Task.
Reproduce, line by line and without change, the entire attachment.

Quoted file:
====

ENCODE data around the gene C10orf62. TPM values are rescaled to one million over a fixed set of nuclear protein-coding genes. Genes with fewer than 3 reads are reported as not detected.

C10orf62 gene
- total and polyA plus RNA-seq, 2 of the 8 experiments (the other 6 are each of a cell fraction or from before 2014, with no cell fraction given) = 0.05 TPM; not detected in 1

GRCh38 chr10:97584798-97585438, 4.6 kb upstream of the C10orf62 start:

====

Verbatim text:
ENCODE data around the gene C10orf62. TPM values are rescaled to one million over a fixed set of nuclear protein-coding genes. Genes with fewer than 3 reads are reported as not detected.

C10orf62 gene
- total and polyA plus RNA-seq, 2 of the 8 experiments (the other 6 are each of a cell fraction or from before 2014, with no cell fraction given) = 0.05 TPM; not detected in 1

GRCh38 chr10:97584798-97585438, 4.6 kb upstream of the C10orf62 start: